LOS ANGELES MASTER CHORALE
EXPRESSIONS OF LOVE — MARCH 16, 2002
PROGRAM NOTES BY PETER RUTENBERG
Shakespeare wrote, “What is love, ’tis not hereafter; present mirth hath present laughter. What’s to come is still unsure.” Among love’s ‘many splendors’ are its all-consuming distraction; its capacity to bring out the best and occasionally the worst in us; its sudden and wanton disregard for its own desirability — now favoring those who want no part of it, then ignoring others who crave it. It brings us as close as we’re likely to get to: happiness, misery, serenity, aggravation, fulfillment, deprivation, God. It is a master of disguise, for we rarely recognize it when it happens to us. It is a martyr, for we attribute all manner of false traits to its persona and punish it accordingly. It is wild, for our attempts to tame it fail resoundingly... Or so our traditions tell us. Perhaps it is none of these things, nor an arrowslung chubby cherub, nor something we comprehend at all. Perhaps it is a gift which, like fire, is capable of warming or singeing our hearts — depending only on our sensitivity to its heat to know the difference. Grant Gershon and the Master Chorale give just the right glow to a charming and evocative set of Romantic and 20th century choral songs, as we ponder these Expressions of Love.
Franz Schubert’s early training as a choirboy, innate talent as a melodist, and, growing circle of friends conspired unwittingly to produce a phenomenon: the Schubertiad — a salon gathering where Schubert’s latest creations and favorite chestnuts were performed. As the Austrian playwright Eduard von Bauernfeld recounted: “There were evenings when wine flowed generously, when the good Vogl sang all those lovely Lieder and poor Franz Schubert had to accompany him endlessly... Small wonder that he sometimes fled and some ‘Schubertiads’ had to take place without Schubert!” A ferocious composer, whose daily routine included mornings at work, afternoons in the coffee houses of his native city, and evenings at the keyboard, Schubert produced a staggering 1,515 works, including 734 songs. After such a life, his illness and death at 31, at the height of his powers and productivity, were especially wrenching for the throngs of family, friends and associates that surrounded him. Yet his spiritual integrity and effervescence live on in this music.
Schubert’s vocal chamber music is of a unique cast. It captures the mood of the age with crystal clarity. He championed local poets but sought out Schiller and Goethe as well, plying their words with his musical genius to create the perfect balance of emotional complexity with lyric simplicity. The three songs for men’s chorus that open the program demonstrate his range: Die Nachtigall, Op. 11, No. 2, for four voices and piano from 1821, depicts its text in two sections — the first with ever more charming ornaments in an easy duple time, the second a decidedly more animated movement with a tightly woven interplay of parts. Goethe’s Sehnsucht, from two years earlier, is richly scored for five voices a cappella. Its mood of anguish is portrayed quietly until the climax, while chromatic harmonies and a soaring first tenor heighten the tension. The shimmering chords of the piano establish the mood of Nachthelle, Op. posth. 134, for four-part chorus and tenor solo from 1826. Classically proportioned, each phrase of text is offered first by the soloist then echoed by the chorus, the repetitions overlapping with increasing urgency by the end of each section.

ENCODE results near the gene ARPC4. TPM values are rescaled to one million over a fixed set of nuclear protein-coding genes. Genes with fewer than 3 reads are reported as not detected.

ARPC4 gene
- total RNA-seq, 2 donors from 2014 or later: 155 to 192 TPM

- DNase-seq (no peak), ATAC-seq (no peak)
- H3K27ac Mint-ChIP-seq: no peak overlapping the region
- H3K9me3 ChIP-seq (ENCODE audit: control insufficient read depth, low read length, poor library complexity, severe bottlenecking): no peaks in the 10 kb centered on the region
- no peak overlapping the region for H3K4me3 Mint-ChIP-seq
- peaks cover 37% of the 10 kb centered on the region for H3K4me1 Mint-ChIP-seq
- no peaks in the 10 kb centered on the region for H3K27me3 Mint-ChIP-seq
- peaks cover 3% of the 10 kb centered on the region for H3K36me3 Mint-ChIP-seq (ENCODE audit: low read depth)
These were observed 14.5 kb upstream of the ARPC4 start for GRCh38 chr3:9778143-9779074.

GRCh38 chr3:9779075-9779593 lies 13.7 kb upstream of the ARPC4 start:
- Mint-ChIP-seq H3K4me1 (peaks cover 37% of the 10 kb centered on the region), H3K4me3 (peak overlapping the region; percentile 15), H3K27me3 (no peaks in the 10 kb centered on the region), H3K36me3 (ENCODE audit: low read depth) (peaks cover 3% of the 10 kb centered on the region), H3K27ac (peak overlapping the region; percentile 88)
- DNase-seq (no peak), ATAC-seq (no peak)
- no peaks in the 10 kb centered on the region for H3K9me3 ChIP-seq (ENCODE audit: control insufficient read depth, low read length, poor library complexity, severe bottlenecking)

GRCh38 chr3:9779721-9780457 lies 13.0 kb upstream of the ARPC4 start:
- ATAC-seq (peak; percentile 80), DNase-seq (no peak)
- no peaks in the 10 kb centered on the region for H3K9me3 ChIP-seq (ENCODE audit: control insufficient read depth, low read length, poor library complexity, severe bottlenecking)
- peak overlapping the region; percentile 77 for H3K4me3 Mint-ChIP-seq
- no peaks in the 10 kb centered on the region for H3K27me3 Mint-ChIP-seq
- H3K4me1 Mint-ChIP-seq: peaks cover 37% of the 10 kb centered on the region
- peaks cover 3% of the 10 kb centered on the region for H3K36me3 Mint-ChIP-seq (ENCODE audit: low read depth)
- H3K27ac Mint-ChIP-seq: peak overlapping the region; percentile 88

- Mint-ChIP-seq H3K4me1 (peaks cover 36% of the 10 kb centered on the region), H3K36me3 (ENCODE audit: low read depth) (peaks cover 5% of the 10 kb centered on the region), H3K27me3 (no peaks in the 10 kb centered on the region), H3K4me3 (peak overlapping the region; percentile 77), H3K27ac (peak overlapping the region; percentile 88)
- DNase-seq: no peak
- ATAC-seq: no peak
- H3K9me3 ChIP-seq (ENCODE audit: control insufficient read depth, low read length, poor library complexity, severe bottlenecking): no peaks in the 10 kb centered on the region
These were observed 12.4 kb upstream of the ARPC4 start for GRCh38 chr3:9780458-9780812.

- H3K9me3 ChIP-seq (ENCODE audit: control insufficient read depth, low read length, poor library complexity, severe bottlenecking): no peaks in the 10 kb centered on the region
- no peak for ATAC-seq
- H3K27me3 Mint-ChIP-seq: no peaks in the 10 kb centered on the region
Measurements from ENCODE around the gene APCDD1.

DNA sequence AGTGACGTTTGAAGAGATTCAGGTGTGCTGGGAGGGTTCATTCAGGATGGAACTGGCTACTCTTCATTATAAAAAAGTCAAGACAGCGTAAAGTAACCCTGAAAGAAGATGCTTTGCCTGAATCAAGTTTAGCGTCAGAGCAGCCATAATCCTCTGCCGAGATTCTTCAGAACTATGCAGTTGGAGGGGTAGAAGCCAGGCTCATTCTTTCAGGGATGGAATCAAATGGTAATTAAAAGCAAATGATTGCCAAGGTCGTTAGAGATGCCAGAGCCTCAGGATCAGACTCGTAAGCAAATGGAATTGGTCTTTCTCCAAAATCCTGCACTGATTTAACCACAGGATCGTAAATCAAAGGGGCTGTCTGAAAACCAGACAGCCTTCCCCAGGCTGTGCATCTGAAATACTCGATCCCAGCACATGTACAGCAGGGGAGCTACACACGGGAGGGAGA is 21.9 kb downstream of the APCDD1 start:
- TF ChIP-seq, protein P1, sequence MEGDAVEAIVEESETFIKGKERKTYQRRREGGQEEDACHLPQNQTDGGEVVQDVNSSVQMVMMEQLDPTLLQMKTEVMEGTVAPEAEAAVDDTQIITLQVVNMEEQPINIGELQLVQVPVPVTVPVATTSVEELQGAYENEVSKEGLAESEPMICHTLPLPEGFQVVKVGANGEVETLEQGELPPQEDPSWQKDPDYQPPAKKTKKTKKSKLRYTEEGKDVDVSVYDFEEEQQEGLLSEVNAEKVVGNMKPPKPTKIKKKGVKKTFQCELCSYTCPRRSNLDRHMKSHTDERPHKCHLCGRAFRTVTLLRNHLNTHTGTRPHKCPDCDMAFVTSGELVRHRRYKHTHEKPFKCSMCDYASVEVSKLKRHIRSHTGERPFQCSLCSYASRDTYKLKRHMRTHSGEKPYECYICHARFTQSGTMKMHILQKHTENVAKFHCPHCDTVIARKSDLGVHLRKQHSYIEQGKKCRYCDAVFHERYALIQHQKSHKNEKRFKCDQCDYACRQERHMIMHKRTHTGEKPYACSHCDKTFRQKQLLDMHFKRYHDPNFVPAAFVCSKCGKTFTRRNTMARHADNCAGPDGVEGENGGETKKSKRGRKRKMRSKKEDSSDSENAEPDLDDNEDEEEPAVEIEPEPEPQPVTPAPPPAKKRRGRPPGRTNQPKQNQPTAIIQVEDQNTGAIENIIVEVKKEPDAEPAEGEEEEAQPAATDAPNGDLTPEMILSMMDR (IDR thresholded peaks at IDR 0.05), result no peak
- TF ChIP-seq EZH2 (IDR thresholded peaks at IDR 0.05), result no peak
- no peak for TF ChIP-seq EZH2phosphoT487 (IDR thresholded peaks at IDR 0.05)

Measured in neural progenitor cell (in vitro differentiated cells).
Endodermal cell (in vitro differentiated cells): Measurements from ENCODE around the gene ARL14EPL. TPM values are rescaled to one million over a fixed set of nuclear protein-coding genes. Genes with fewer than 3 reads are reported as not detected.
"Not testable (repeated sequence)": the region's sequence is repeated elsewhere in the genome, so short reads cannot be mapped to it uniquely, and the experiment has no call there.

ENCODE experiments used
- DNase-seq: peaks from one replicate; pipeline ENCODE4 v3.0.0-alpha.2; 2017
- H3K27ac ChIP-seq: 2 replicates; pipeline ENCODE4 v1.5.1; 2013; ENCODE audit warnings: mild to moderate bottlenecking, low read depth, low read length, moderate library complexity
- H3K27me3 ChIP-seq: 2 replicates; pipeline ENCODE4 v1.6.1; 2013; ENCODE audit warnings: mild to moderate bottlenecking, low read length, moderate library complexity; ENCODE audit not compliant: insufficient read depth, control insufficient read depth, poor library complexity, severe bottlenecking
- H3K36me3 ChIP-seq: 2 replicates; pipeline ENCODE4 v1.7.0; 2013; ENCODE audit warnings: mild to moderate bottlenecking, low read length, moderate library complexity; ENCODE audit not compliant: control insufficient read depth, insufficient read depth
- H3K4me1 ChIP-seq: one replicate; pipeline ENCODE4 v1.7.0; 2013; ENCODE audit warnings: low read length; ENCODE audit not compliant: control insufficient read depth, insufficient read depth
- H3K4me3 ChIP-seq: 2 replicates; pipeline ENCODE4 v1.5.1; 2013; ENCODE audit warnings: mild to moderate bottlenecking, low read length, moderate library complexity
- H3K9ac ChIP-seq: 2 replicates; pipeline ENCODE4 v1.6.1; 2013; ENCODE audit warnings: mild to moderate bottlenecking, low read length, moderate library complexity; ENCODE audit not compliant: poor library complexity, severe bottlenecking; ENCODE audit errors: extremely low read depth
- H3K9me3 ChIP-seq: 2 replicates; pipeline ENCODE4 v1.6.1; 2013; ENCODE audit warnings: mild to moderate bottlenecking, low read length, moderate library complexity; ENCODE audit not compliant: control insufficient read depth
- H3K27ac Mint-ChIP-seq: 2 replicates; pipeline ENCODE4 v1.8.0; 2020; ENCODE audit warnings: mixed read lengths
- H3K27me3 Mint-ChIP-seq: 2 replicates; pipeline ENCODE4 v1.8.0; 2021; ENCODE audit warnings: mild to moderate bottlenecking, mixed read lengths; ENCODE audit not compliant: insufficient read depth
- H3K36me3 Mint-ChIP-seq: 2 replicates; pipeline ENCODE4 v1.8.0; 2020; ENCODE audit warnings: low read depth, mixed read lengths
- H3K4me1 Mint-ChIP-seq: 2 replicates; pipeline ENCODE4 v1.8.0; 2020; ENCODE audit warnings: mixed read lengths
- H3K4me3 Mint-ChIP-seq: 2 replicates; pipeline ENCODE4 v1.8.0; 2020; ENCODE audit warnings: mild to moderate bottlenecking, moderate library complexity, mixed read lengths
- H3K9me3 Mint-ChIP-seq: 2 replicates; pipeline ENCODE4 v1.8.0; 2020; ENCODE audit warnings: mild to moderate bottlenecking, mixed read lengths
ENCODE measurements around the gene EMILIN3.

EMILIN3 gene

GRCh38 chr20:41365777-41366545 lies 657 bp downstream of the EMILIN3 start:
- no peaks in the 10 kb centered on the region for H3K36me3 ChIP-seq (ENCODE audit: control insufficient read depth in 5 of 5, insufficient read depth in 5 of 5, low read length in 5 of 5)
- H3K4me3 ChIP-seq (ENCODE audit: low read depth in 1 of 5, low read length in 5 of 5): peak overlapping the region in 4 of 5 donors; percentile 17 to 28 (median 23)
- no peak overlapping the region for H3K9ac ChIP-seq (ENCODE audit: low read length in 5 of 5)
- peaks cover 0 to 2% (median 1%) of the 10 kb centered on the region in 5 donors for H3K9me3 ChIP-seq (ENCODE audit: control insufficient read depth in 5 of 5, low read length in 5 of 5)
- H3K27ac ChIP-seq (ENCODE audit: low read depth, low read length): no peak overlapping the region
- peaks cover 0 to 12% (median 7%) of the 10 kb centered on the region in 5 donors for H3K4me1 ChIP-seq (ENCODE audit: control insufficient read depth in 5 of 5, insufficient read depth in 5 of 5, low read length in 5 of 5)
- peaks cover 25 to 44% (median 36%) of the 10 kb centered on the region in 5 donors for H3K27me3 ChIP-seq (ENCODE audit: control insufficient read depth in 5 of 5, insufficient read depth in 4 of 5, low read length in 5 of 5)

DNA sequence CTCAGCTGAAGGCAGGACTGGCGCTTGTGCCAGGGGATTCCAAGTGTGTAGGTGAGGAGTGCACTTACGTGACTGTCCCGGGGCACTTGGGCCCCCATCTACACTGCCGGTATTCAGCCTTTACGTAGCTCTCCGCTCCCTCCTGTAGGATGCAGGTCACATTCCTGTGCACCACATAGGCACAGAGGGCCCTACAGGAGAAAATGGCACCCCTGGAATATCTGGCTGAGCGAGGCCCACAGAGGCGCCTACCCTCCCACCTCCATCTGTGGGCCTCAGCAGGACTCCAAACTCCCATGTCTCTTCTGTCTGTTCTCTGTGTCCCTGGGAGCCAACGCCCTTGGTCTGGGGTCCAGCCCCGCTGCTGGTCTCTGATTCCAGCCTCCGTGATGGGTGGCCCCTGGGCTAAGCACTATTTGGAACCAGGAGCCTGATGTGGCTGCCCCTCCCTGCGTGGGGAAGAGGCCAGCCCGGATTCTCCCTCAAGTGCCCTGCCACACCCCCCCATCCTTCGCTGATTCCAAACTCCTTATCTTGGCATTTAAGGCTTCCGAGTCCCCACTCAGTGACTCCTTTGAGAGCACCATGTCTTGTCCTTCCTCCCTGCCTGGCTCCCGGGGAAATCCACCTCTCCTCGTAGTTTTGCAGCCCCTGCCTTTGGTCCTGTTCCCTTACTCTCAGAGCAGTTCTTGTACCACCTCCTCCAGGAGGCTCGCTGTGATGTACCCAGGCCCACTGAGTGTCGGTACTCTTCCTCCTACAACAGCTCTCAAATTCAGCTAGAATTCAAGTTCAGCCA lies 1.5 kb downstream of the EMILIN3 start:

Judging solely on the basis of how many times her name appears after the words, “studied with...” in the curriculum vitae of the great names of classical music, Nadia Boulanger was the queen of Paris for most of the 20th century. She was of course an icon of the musical establishment and a prodigious teacher. Lili Boulanger, her younger sister, was in all probability every bit as gifted and knowledgeable — a true paradox of self-directed, survivalist strength in a healthless body, ravaged by pneumonia in infancy and debilitated by Crohn’s disease in young adulthood. Determined to support herself as a composer by winning the Prix de Rome, she entered the Paris Conservatory as a composition student in 1912. Illness interrupted the first competition, but a second try the next year yielded the top prize, the first ever won by a woman! Fame and a publishing contract followed, but within three years, her own demise was clearly imminent. Her last works were vocal and choral songs set to somber texts, and she died at 24, just as the German army reached Paris in 1918.